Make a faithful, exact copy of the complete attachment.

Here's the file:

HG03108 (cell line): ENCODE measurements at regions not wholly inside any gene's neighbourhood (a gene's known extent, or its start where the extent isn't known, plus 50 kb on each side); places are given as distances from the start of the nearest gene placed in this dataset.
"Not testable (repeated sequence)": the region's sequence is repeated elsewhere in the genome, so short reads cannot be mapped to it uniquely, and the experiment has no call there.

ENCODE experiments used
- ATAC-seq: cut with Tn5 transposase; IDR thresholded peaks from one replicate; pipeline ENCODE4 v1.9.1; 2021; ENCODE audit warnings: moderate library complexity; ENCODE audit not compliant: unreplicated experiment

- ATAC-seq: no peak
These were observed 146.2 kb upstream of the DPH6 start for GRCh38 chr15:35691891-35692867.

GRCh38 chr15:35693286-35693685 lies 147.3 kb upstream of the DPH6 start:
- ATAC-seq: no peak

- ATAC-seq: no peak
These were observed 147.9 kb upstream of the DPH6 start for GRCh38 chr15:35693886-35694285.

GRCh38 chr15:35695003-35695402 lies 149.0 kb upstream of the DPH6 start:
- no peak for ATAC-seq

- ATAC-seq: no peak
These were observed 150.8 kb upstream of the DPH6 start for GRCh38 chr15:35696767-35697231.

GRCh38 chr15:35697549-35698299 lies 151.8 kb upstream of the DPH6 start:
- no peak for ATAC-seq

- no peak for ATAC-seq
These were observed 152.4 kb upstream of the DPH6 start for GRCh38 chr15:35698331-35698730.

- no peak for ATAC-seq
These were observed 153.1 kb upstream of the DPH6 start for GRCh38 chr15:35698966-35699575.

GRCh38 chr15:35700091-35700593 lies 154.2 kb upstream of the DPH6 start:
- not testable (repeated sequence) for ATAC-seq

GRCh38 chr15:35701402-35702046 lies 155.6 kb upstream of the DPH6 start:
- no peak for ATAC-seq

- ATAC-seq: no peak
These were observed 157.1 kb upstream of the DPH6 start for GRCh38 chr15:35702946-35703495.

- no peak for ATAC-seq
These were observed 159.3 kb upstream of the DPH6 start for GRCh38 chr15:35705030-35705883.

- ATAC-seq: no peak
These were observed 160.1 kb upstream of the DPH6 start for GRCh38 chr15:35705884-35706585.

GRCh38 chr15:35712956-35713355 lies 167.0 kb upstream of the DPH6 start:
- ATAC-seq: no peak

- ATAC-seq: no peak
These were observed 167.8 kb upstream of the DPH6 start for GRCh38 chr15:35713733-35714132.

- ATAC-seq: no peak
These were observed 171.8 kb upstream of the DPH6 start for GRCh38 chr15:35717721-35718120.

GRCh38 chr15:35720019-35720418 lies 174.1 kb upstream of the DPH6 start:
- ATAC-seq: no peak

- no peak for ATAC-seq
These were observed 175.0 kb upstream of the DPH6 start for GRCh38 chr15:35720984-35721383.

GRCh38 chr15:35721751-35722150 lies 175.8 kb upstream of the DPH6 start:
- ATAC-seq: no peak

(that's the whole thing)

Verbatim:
HG03108 (cell line): ENCODE measurements at regions not wholly inside any gene's neighbourhood (a gene's known extent, or its start where the extent isn't known, plus 50 kb on each side); places are given as distances from the start of the nearest gene placed in this dataset.
"Not testable (repeated sequence)": the region's sequence is repeated elsewhere in the genome, so short reads cannot be mapped to it uniquely, and the experiment has no call there.

ENCODE experiments used
- ATAC-seq: cut with Tn5 transposase; IDR thresholded peaks from one replicate; pipeline ENCODE4 v1.9.1; 2021; ENCODE audit warnings: moderate library complexity; ENCODE audit not compliant: unreplicated experiment

- ATAC-seq: no peak
These were observed 146.2 kb upstream of the DPH6 start for GRCh38 chr15:35691891-35692867.

GRCh38 chr15:35693286-35693685 lies 147.3 kb upstream of the DPH6 start:
- ATAC-seq: no peak

- ATAC-seq: no peak
These were observed 147.9 kb upstream of the DPH6 start for GRCh38 chr15:35693886-35694285.

GRCh38 chr15:35695003-35695402 lies 149.0 kb upstream of the DPH6 start:
- no peak for ATAC-seq

- ATAC-seq: no peak
These were observed 150.8 kb upstream of the DPH6 start for GRCh38 chr15:35696767-35697231.

GRCh38 chr15:35697549-35698299 lies 151.8 kb upstream of the DPH6 start:
- no peak for ATAC-seq

- no peak for ATAC-seq
These were observed 152.4 kb upstream of the DPH6 start for GRCh38 chr15:35698331-35698730.

- no peak for ATAC-seq
These were observed 153.1 kb upstream of the DPH6 start for GRCh38 chr15:35698966-35699575.

GRCh38 chr15:35700091-35700593 lies 154.2 kb upstream of the DPH6 start:
- not testable (repeated sequence) for ATAC-seq

GRCh38 chr15:35701402-35702046 lies 155.6 kb upstream of the DPH6 start:
- no peak for ATAC-seq

- ATAC-seq: no peak
These were observed 157.1 kb upstream of the DPH6 start for GRCh38 chr15:35702946-35703495.

- no peak for ATAC-seq
These were observed 159.3 kb upstream of the DPH6 start for GRCh38 chr15:35705030-35705883.

- ATAC-seq: no peak
These were observed 160.1 kb upstream of the DPH6 start for GRCh38 chr15:35705884-35706585.

GRCh38 chr15:35712956-35713355 lies 167.0 kb upstream of the DPH6 start:
- ATAC-seq: no peak

- ATAC-seq: no peak
These were observed 167.8 kb upstream of the DPH6 start for GRCh38 chr15:35713733-35714132.

- ATAC-seq: no peak
These were observed 171.8 kb upstream of the DPH6 start for GRCh38 chr15:35717721-35718120.

GRCh38 chr15:35720019-35720418 lies 174.1 kb upstream of the DPH6 start:
- ATAC-seq: no peak

- no peak for ATAC-seq
These were observed 175.0 kb upstream of the DPH6 start for GRCh38 chr15:35720984-35721383.

GRCh38 chr15:35721751-35722150 lies 175.8 kb upstream of the DPH6 start:
- ATAC-seq: no peak